Rejoice in the Lord always. Again I will say, rejoice! Let your gentleness be known to all men. The Lord is at hand. Be anxious for nothing, but in everything by prayer and supplication, with thanksgiving, let your requests be made known to God; and the peace of God, which surpasses all understanding, will guard your hearts and minds through Christ Jesus. (Philippians 4.4-7)
We will look again at this passage in the future but for now look again at verse seven: … and the peace of God, which surpasses all understanding, will guard your hearts and minds through Christ Jesus.
If you were to do a simple study of Paul’s understanding of the peace of God, you’d quickly realize it is not just something God has, it is a part of who He is. You never receive the peace of God separate from receiving Jesus, they are intricately tied together. In fact, Ephesians 2.14 states that Jesus Himself is our peace.
Paul is declaring that the peace of God, which is found in the Person of Jesus and goes beyond all understanding, will guard and protect your heart and mind.
Are you interested in having a Godly mind? Would you like to have the mind of Christ? Would you like your mind to be so full of Him that for some reason you found yourself only thinking about that which is true and noble and just and pure and lovely and of good report and virtuous and praiseworthy?
The only way you’ll ever think differently is when you submit and surrender every thought to Jesus and allow Him to guard and protect your heart and mind.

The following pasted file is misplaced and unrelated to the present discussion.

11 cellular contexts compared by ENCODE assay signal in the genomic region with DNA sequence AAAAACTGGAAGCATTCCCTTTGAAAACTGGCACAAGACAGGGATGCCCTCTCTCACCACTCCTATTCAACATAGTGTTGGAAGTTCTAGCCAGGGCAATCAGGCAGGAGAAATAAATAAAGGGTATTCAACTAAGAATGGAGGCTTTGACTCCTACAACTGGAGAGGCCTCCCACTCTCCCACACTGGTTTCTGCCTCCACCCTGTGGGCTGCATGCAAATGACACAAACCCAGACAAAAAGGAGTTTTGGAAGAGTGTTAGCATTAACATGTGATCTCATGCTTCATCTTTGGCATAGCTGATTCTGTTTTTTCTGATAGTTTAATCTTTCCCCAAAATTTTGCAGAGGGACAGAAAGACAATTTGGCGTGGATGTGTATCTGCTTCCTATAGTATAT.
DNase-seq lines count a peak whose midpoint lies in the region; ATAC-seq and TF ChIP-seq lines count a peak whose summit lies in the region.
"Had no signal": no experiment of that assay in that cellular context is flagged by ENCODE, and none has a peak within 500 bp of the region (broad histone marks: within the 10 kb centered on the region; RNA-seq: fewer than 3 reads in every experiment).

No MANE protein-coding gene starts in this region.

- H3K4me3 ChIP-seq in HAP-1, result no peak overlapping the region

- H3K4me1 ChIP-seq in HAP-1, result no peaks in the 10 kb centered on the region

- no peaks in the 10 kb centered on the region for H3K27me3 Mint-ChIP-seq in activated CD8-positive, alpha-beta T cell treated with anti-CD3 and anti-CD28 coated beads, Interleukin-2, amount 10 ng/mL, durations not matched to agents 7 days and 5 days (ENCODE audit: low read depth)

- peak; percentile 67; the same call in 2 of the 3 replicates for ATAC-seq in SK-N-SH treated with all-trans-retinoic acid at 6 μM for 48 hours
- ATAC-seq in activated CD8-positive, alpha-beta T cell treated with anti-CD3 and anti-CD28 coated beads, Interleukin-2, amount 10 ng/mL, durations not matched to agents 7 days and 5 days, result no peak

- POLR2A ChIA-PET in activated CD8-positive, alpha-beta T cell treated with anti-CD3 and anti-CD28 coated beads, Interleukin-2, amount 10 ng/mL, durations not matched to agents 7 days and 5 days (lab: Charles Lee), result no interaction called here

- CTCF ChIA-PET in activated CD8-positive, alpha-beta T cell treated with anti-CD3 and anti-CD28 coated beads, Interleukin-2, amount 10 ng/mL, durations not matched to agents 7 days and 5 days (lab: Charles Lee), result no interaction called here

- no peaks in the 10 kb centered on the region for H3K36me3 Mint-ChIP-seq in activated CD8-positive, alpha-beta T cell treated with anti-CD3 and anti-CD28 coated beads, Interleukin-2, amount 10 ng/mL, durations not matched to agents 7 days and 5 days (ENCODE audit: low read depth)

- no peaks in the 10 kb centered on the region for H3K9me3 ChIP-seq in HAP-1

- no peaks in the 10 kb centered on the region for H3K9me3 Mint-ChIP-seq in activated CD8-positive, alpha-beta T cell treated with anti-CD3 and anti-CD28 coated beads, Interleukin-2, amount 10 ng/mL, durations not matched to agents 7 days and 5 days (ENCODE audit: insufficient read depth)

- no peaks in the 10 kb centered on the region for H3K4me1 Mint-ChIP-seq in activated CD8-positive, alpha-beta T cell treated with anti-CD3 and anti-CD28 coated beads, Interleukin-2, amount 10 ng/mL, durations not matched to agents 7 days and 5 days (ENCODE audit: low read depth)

Could it be that Jesus wants to radically change your life and become the sentinel of your soul so that you are no longer conformed to this world, but transformed by the renewing of your mind, in order that you may prove what is the good and acceptable and perfect will of God? (see Romans 12.2).
What is it that you dwell upon? What do you spend your day thinking about? Are you experiencing fear, worry, or anxiety over a problem? Are you concerned about your finances or about the plan of God for your life and where He might take you? Or is your mind saturated with and guarded by Jesus? Is He your focus?
Over the next several weeks, we are going to examine the attributes that Paul commends Christians to think and meditate upon—whatever is true, noble, just, pure, lovely, of good report, virtuous, praiseworthy—and what they mean for our lives as set-apart Jesus-focused saints.
I encourage you to spend some time today in prayer and the Word and allow Jesus to change your heart, transform your mind, and captivate your focus. For the reality is: whatever you focus on grows bigger in your life.
Turn your eyes upon Jesus,
Look full in His wonderful face,
And the things of earth will grow strangely dim,
In the light of His glory and grace.
*Before you get too worried about my morals, purity, relationship with Jesus, or my sanity, let me say that it was pure, above reproach, and if I could go back there is a good chance I probably wouldn’t redo it. However, while it was a ton of fun and produced lots of funny/embarrassing moments and stories, I have resigned all future dance lessons and experiences for my future wife.
Check out the other articles in this series: